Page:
As schools begin the academic year and consider organising trips for 2019/20, the UK Civil Aviation Authority (CAA) has warned teachers to check any overseas trips for students are ATOL protected before booking.


The Air Travel Organisers’ Licensing (ATOL) scheme financially protects package trips and, without it, parents could be left substantially out of pocket or their children stranded abroad if their travel company was to cease trading.

The UK CAA has said it is aware of cases where parents have lost up to £750 each when their travel company ceased trading, all because the booking was not ATOL protected.

Specialist travel providers have made it easier than ever to book trips that are suited to the needs of the passengers, school trip bookings being no exception.

However, with such specialist travel companies, the CAA has said it is important to verify their legitimacy and ensure that any claims of being ATOL protected are verified. 

Andy Cohen, head of ATOL at the UK Civil Aviation Authority, said: “We are aware of some companies operating in niche markets to sell educational trips without providing ATOL protection. At worst, these companies use this to illegally sell packages with the intention of disappearing with the money, leaving schools, teachers and parents out of pocket.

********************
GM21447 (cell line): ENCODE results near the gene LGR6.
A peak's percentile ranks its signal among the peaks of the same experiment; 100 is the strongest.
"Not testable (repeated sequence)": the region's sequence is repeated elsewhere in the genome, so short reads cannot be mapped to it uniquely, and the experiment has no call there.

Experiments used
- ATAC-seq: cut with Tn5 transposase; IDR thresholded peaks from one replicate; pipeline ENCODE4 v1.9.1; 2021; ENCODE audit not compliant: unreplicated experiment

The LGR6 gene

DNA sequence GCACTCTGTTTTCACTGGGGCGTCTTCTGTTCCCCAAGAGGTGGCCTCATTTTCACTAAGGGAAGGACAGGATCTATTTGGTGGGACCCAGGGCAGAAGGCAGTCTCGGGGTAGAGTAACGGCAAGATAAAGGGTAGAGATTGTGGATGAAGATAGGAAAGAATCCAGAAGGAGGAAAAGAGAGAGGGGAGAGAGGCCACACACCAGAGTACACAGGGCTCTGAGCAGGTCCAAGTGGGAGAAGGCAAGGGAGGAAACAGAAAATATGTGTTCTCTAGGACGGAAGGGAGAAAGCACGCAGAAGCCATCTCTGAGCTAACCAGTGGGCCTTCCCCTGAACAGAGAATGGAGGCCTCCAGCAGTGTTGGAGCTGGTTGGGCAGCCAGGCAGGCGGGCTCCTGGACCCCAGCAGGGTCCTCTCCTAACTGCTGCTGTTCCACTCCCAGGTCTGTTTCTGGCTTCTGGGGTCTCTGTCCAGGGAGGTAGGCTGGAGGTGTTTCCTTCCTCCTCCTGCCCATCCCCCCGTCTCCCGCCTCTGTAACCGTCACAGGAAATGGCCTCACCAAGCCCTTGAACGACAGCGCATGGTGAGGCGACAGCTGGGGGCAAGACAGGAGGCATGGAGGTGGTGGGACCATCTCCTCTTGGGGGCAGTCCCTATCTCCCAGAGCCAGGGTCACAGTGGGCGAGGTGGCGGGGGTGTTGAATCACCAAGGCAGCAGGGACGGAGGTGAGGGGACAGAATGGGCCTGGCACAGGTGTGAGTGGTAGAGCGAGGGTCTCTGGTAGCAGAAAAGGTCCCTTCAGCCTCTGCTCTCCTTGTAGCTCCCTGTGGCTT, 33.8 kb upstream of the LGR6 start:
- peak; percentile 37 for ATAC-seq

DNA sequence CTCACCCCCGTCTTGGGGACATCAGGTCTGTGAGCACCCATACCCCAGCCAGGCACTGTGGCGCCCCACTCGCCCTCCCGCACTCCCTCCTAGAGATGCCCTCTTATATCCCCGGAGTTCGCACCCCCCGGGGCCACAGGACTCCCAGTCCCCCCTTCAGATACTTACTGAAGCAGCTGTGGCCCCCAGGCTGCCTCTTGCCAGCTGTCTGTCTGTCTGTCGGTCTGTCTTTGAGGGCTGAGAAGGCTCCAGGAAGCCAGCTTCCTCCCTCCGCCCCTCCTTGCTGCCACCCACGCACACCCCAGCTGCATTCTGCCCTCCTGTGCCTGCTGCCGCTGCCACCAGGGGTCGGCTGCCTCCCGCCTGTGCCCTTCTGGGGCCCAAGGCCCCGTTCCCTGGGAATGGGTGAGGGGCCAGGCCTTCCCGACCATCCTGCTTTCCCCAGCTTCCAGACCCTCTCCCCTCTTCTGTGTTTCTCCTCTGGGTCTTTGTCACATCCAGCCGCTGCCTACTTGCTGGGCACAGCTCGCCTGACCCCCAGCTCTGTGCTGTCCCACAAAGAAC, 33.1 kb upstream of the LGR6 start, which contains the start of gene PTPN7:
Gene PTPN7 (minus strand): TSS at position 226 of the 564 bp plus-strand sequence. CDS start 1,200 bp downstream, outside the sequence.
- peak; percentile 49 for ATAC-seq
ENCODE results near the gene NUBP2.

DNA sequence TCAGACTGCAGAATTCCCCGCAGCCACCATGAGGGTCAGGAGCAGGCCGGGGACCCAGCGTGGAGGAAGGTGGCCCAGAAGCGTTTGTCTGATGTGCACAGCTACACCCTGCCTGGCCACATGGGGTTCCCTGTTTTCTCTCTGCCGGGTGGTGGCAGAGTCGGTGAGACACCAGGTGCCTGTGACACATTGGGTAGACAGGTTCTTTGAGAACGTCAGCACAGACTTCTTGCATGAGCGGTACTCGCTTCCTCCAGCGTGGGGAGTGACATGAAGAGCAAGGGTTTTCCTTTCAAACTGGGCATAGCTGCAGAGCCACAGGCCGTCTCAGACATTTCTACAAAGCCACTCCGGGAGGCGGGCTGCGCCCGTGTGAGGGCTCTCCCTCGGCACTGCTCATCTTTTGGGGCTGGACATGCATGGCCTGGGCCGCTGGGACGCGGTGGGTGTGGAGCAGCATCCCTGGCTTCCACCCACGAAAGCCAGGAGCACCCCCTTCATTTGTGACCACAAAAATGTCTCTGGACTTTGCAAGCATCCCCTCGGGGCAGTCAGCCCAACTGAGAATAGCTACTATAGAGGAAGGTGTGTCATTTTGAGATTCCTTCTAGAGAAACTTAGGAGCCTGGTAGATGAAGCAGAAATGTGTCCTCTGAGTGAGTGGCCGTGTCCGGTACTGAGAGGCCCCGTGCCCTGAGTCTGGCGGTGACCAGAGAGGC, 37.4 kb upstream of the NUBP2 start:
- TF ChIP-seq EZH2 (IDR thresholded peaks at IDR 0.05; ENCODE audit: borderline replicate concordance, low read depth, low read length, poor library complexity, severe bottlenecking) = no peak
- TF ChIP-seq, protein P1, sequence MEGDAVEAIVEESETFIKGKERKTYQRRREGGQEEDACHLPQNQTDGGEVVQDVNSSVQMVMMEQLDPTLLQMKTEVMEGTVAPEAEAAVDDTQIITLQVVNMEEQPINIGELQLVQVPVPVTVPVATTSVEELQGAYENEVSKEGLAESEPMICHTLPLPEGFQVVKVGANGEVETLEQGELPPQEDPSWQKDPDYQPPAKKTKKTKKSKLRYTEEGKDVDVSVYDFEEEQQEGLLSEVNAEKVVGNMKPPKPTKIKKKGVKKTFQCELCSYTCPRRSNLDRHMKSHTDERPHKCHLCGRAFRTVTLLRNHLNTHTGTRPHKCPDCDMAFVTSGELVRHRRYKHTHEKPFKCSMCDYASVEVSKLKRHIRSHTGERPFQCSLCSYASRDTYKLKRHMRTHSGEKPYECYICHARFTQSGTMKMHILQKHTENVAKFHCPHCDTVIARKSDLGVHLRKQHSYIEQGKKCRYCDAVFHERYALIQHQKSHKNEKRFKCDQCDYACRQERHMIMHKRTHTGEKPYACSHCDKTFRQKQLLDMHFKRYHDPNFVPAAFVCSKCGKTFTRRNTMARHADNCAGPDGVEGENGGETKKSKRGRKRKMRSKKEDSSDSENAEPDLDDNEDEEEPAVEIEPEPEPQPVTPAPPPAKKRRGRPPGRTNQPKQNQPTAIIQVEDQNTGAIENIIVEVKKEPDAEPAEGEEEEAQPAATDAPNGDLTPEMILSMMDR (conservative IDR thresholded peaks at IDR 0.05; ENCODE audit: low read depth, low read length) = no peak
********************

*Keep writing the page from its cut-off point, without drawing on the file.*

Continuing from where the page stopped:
“Without ATOL protection, even if the travel company does successfully organise a package trip, students could be left in vulnerable positions. It is vital that schools ensure they are booking an ATOL protected package and that all aspects of their booking are protected.”

The UK CAA has a dedicated webpage for schools considering booking overseas trips for their students, with helpful advice on how to be safe and responsible when considering travel companies.

The School Travel Forum is also an essential resource for teachers; its members hold the Learning Outside the Classroom (LOtC) Quality Badge, administered by the Council for Learning Outside the Classroom (CLOtC) and are also ABTA members. 

More about the ATOL scheme

The Air Travel Organisers’ Licensing (ATOL) scheme provides financial protection in the event of an ATOL protected travel company ceasing to trade. The scheme also ensures that children can return home and their parents or carers do not lose money.

Anyone can check to see if an operator has an ATOL licence online at where they can also find more information about how the scheme works.